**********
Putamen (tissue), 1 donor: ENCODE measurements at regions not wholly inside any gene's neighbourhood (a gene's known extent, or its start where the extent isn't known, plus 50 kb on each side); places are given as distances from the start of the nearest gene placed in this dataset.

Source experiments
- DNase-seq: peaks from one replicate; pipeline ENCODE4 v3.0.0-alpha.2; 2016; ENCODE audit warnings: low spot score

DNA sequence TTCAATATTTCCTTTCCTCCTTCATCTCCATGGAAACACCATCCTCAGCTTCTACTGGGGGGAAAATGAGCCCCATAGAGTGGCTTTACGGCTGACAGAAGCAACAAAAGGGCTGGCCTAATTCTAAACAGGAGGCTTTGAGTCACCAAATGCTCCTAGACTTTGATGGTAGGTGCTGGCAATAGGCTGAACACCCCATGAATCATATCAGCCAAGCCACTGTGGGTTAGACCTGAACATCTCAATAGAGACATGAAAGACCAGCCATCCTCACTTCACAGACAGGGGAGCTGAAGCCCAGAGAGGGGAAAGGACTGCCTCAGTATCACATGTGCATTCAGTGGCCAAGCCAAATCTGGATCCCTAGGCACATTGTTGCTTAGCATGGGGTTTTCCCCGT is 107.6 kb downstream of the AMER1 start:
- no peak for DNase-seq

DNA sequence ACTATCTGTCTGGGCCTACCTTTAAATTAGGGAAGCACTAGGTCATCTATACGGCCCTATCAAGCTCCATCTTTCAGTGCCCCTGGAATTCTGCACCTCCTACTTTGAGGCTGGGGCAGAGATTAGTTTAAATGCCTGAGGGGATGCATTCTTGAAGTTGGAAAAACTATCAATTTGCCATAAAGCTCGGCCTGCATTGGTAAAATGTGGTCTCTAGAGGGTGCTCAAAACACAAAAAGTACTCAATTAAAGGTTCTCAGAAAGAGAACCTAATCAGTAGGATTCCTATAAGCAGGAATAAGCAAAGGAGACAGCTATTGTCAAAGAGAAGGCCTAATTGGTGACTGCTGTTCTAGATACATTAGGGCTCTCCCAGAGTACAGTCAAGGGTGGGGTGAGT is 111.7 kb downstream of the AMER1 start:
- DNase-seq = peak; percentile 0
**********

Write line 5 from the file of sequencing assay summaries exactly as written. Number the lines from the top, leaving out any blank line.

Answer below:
- no peak for DNase-seq